U.S. Rep. Darin LaHood thanked voters for a “resounding victory” Tuesday in a field of four candidates seeking the Republican nomination in Illinois’ 16th Congressional District. LaHood had more than 67% of the vote with nearly 80% of the votes tallied.
“Thank you to the Republican voters in the 16th Congressional District for delivering us a resounding victory in the primary election,” LaHood said in a statement. “It’s clear that 16th District voters want a strong conservative voice and local advocate in Congress who will defend our Midwestern values. I look forward to the work ahead to earn the trust of 16th District voters in the general election this November.”
There was no Democratic primary for the same seat, and no other candidates have been announced for the general election.
Votes still were being tallied when The Associated Press called the race for LaHood at 9:15 p.m.
“Illinois and America are at a crossroads,” LaHood said, adding that Democrats at the state and federal level are to blame for a “path of decline.”
LaHood pledged to work toward Republicans gaining control of the U.S. House.
“As we move past the primary, it is critical the Republicans in Illinois and across the country come together to support our candidates this fall,” he said. “Working together, we can elect strong Republicans throughout Illinois, take back Congress and fire Speaker [Nancy] Pelosi for good.”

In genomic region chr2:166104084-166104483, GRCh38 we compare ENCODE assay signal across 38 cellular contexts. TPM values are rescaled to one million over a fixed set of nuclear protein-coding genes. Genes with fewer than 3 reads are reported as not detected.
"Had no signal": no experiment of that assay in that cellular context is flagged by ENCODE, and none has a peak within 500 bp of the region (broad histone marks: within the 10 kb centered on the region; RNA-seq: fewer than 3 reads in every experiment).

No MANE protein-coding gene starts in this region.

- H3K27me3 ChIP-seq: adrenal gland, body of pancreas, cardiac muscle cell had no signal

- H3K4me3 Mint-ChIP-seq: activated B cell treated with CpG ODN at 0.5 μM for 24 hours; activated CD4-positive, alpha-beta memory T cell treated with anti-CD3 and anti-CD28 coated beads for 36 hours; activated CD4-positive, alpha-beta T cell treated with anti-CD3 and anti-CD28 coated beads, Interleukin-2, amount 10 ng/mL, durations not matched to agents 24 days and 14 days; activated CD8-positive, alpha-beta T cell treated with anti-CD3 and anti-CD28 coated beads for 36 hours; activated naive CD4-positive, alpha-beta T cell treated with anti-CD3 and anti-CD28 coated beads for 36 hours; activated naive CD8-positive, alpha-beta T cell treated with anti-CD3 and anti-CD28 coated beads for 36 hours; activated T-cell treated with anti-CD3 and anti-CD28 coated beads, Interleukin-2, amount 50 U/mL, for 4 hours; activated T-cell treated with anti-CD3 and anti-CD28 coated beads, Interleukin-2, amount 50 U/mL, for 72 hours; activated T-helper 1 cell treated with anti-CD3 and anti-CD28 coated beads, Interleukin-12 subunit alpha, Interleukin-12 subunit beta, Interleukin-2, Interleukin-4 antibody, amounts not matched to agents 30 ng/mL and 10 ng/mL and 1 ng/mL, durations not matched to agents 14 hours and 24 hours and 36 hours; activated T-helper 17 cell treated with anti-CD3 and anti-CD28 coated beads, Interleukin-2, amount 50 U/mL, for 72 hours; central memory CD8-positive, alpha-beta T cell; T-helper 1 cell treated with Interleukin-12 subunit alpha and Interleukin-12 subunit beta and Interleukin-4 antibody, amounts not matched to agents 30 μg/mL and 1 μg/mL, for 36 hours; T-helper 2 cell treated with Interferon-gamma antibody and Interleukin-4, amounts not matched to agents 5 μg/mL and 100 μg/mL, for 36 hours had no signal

LaHood has represented the 18th District since 2015. But that district was eliminated when Illinois’ congressional delegation was reduced by one based on the results of the 2020 census. His home now resides within the newly drawn 16th District.
The newly drawn 16th district includes parts of Ogle and Lee counties, as well as parts of Jo Daviess, Stephenson, Winnebago, Boone, McHenry, DeKalb, Bureau, Henry, Putnam, La Salle, Grundy, Livingston, Marshall, Stark, Peoria, Woodford, Tazewell, McLean and Ford.
With more than 79% of the vote counted, The Associated Press said LaHood had 52,955 votes, Walt Peters had 10,091 votes, JoAnne Guillemette had 9,415 and Michael Rebresh had 6,213.
The 16th District became an open seat when U.S. Rep. Adam Kinzinger, who has served in Congress since 2011, decided not to seek another term.
LaHood was an Illinois state senator from 2011 to 2015, is a former state’s attorney and holds a law degree from John Marshall Law School.
Immigration, national defense, gun violence, school safety and term limits were issues that emerged during the campaign.